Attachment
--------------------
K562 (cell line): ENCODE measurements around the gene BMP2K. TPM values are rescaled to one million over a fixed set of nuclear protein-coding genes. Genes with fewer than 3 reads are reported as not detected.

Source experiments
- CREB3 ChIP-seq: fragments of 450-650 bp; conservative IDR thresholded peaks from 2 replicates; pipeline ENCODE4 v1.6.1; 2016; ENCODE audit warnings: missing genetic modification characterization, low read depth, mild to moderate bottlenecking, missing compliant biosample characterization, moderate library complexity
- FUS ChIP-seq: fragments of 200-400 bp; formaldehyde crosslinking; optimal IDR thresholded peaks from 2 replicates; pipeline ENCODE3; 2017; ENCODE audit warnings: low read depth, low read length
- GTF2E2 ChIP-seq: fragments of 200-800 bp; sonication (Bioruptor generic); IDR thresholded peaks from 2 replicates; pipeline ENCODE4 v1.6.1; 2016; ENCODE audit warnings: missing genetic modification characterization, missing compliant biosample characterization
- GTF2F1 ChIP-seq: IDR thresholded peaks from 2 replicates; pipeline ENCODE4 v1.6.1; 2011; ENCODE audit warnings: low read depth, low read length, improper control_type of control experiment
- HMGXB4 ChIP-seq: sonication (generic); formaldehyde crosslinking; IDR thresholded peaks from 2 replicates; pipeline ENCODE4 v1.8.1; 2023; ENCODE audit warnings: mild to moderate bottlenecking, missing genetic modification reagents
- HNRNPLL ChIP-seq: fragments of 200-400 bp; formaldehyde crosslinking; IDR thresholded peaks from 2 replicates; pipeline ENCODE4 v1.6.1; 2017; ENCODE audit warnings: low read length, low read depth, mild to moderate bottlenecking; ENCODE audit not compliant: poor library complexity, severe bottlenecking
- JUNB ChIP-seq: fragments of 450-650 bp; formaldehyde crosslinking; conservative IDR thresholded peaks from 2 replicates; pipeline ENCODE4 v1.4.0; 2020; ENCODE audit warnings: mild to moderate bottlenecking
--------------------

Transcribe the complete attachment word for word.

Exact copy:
K562 (cell line): ENCODE measurements around the gene BMP2K. TPM values are rescaled to one million over a fixed set of nuclear protein-coding genes. Genes with fewer than 3 reads are reported as not detected.

Source experiments
- CREB3 ChIP-seq: fragments of 450-650 bp; conservative IDR thresholded peaks from 2 replicates; pipeline ENCODE4 v1.6.1; 2016; ENCODE audit warnings: missing genetic modification characterization, low read depth, mild to moderate bottlenecking, missing compliant biosample characterization, moderate library complexity
- FUS ChIP-seq: fragments of 200-400 bp; formaldehyde crosslinking; optimal IDR thresholded peaks from 2 replicates; pipeline ENCODE3; 2017; ENCODE audit warnings: low read depth, low read length
- GTF2E2 ChIP-seq: fragments of 200-800 bp; sonication (Bioruptor generic); IDR thresholded peaks from 2 replicates; pipeline ENCODE4 v1.6.1; 2016; ENCODE audit warnings: missing genetic modification characterization, missing compliant biosample characterization
- GTF2F1 ChIP-seq: IDR thresholded peaks from 2 replicates; pipeline ENCODE4 v1.6.1; 2011; ENCODE audit warnings: low read depth, low read length, improper control_type of control experiment
- HMGXB4 ChIP-seq: sonication (generic); formaldehyde crosslinking; IDR thresholded peaks from 2 replicates; pipeline ENCODE4 v1.8.1; 2023; ENCODE audit warnings: mild to moderate bottlenecking, missing genetic modification reagents
- HNRNPLL ChIP-seq: fragments of 200-400 bp; formaldehyde crosslinking; IDR thresholded peaks from 2 replicates; pipeline ENCODE4 v1.6.1; 2017; ENCODE audit warnings: low read length, low read depth, mild to moderate bottlenecking; ENCODE audit not compliant: poor library complexity, severe bottlenecking
- JUNB ChIP-seq: fragments of 450-650 bp; formaldehyde crosslinking; conservative IDR thresholded peaks from 2 replicates; pipeline ENCODE4 v1.4.0; 2020; ENCODE audit warnings: mild to moderate bottlenecking